When Ellie was 3 years old, some of her doctors and therapists started mentioning and suggesting that we research her candidacy for Selective Dorsal Rhizotomy, a type of spine surgery. It took a year for us to obtain all the information and opinions from 3 different neurosurgeons.  We decided that this would be a great option for our little girl. We opted to have the surgery done by Dr. Paul Steinbok, at BC Children's Hospital in Vancouver. Dr. Steinbok has performed hundreds of these surgeries and the results have been spectacular. He has also practiced with the leading SDR surgeon, Dr. Park (St. Louis Children's Hospital), and performs the same, less-invasive type of surgery. While we would have loved to have seen Dr. Park, the best in the world, we have been so impressed by Dr. Steinbok, and having the surgery done in Canada will save us nearly $50,000.

Ellie's SDR is scheduled for January 26, 2010. Gulp. We will fly to Vancouver on January 20th, in order to attend pre-op appointments. If all goes according to plan, Ellie will be discharged on January 31st, and we will fly home on February 1st.

One of the most difficult aspects of the SDR surgery is the post-op rehab required. Ellie will have to undergo intensive physical therapy for 2 years after the operation. For six months after surgery, she will be required to attend physical therapy sessions 5 days per week. The intensity drops from there. While this is a huge undertaking, it's the physical therapy that will generate the results we so desire for our precious little Jelly B'Ellie. We plan on spending February-June in Orlando, Florida, so that Ellie can attend intensive therapy classes (5 days per week for 4 hours each session).

God continues to calm our fears and hug our souls as we embark on the next step (literally!) of this journey. Thank you all for loving us, for praying for us, and for showering goodness onto Ellie. We are so blessed.

The journey's just begun...


  1. She is so precious. She is going to run like the wind before you know it!

  2. Great first post on a wonderfully purty blog! Richard did a fantabulous job. I look forward to reading all the updates. Hugs!

  3. I'm a puddle of snot and tears. Reading her story brings back so many memories and so many of our phone calls. I am so honored to call you friend...that I get to walk this journey out with you you. I look forward to seeing Ellie WALK into the true destiny that God has for her. It's going to be AMAZING. Such a miracle! I love you guys!!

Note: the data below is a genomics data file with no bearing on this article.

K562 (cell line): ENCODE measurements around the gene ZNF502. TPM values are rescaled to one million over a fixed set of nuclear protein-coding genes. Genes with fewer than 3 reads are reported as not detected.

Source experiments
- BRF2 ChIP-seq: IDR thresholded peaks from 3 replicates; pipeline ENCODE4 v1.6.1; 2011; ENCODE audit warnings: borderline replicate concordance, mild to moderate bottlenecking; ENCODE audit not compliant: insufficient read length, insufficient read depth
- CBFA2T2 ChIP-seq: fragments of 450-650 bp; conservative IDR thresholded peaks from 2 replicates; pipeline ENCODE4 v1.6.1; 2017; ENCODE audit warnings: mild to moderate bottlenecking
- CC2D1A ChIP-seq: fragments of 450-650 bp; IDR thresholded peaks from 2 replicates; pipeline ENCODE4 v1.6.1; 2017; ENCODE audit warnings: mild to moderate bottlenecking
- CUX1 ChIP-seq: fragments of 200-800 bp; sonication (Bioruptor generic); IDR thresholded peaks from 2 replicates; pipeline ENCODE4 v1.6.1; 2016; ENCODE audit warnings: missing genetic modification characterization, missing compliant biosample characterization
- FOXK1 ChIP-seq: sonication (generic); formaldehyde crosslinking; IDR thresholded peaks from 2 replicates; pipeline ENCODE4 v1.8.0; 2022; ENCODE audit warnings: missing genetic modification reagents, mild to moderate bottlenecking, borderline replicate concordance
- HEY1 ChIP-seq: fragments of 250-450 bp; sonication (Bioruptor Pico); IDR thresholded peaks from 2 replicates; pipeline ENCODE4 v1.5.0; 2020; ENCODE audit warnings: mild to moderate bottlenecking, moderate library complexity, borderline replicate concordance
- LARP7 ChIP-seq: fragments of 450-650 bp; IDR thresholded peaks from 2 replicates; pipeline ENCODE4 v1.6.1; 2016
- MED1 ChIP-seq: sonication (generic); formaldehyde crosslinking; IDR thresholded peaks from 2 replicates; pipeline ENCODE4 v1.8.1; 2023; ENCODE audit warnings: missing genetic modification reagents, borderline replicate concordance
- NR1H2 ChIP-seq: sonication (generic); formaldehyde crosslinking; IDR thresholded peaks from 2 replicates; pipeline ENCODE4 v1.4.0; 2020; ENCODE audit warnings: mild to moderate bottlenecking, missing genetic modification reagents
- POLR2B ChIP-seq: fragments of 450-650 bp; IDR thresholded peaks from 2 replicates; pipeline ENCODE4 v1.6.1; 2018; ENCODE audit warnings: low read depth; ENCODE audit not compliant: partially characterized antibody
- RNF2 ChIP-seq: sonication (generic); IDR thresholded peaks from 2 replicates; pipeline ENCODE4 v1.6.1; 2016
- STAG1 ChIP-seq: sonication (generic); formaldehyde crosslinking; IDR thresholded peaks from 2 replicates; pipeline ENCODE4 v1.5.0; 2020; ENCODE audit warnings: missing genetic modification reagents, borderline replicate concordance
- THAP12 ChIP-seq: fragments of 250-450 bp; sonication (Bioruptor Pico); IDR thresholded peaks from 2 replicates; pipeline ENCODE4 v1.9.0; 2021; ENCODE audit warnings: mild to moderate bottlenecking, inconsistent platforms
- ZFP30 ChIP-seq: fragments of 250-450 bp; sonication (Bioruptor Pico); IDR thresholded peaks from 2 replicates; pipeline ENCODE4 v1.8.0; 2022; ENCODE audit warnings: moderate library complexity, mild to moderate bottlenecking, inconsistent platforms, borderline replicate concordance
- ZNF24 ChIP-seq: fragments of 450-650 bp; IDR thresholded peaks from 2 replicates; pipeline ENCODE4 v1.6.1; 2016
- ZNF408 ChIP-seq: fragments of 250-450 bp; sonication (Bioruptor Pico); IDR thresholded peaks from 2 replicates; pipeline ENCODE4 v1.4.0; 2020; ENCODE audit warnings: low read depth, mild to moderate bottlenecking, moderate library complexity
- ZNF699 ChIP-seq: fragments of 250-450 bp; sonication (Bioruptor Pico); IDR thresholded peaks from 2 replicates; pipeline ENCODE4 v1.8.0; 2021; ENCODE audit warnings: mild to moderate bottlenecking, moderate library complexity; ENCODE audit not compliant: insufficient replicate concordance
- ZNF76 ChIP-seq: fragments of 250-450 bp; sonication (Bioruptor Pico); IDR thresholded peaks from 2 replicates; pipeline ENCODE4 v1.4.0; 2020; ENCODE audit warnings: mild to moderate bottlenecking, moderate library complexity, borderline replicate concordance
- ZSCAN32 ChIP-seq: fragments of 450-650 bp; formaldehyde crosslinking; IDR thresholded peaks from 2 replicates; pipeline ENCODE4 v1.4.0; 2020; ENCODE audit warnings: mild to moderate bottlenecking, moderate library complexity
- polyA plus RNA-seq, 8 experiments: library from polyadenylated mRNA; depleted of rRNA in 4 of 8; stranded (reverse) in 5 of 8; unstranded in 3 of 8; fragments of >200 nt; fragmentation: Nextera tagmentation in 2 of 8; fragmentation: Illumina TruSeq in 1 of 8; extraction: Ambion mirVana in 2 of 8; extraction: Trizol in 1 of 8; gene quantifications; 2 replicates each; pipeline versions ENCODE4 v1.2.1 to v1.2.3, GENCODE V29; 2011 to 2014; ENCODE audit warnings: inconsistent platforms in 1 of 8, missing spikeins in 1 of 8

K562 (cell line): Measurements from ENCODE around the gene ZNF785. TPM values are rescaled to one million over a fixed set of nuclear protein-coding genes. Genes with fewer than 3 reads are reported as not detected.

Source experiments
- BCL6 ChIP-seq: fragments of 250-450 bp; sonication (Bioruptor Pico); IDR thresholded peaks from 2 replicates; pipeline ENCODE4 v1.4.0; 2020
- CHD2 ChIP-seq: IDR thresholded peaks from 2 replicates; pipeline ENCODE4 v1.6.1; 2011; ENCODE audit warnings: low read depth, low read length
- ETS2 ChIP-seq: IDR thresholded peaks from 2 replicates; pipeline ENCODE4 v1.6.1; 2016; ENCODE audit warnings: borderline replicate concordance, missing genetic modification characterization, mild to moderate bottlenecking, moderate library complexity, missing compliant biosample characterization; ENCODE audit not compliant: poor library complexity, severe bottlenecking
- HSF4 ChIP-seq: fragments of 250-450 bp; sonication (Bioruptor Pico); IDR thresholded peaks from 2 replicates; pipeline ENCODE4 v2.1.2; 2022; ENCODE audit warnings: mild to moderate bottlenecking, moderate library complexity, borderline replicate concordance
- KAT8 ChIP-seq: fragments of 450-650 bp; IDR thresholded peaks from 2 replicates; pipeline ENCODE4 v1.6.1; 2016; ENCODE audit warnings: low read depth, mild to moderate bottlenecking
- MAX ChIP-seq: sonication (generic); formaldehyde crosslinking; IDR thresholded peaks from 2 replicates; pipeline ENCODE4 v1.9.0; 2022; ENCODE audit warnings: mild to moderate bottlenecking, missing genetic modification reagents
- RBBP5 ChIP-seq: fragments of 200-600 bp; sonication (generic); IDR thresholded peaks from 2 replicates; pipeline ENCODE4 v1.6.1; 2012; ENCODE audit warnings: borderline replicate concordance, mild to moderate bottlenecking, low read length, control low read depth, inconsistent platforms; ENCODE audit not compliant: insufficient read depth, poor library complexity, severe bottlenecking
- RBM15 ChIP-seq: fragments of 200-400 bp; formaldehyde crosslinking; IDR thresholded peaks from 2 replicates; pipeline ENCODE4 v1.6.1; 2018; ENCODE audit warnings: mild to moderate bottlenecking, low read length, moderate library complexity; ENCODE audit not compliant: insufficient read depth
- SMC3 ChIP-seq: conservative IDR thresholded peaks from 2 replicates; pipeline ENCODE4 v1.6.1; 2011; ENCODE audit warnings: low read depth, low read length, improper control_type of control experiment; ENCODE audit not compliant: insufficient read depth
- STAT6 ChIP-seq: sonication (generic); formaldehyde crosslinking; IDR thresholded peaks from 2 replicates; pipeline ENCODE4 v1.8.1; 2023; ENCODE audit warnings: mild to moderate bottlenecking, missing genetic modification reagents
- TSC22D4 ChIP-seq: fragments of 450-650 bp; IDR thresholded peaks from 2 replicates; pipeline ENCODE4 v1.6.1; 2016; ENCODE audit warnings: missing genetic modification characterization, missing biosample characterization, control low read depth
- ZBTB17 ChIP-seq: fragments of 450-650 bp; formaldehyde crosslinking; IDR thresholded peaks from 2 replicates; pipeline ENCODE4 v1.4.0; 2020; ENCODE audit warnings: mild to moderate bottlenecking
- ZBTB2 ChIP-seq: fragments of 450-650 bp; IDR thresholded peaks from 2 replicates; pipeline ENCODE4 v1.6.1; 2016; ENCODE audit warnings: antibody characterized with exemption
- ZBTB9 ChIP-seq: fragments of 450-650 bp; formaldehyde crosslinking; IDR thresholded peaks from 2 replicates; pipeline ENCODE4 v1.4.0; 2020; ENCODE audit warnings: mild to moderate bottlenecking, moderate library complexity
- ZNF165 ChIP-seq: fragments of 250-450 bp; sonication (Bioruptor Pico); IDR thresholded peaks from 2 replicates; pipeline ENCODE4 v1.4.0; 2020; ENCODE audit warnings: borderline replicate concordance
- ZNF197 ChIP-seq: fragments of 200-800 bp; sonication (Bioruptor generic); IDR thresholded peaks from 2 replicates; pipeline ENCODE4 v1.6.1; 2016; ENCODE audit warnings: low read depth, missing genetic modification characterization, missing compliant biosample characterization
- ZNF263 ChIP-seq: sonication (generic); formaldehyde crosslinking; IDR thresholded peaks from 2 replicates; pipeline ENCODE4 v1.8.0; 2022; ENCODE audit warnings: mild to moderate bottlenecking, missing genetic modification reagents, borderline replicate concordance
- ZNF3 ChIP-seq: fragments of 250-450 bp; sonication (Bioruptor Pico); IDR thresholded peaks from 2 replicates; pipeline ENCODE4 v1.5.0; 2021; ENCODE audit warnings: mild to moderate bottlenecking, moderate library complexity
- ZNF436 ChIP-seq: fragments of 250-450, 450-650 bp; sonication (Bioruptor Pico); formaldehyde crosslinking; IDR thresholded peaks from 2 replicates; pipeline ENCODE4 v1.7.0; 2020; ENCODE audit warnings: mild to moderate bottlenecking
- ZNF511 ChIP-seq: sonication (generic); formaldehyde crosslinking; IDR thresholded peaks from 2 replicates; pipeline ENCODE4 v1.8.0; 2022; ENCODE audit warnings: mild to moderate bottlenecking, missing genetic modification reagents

4. I've been following Ellie's progress for the last 6 months or so, praying for you guys as you start this new phase of your journey. Good luck!

  5. "Our dreams were instantly revised!" Perfectly said. I am so proud of all of you. Praying and cheering you all on! I <3 you!

  6. Oh how I love you all! Praying for you extra hard these days!

  7. Love Ellie's new blog! I will be checking it faithfully and praying for you every step of the way.

  8. I am wishing you all the luck in the world!!

  9. We, at The Movement Centre, are all cheering for all of you. As a parent of a preemie, I know your challenges. I pray that everything goes well for Ellie, and I look forward to seeing her back at The Movement Centre with her other "pals" in the conductive education class. All the best to you. -Margy Nelson

  10. I don't think I ever knew ellie had PVL . Audrianna also has PVL and Like ellie she was diagnosed with CP right around the time she turned one We found out in April of 2006.

  11. Hi Ellie and family! I'm so glad I found your blog. My son (AKA The Monkey) is five years old and also has CP in the form of left - sided hemi. He walks without support, but isn't very graceful and struggles with spasticity (particularly during growth spurts). We're in the process of having him evaluated for SDR with Dr. Park as well - we just finished the video and are waiting for Monkey Boy's PT to finish her paperwork. I'm so looking forward to following Ellie's journey and seeing her progress. Take care!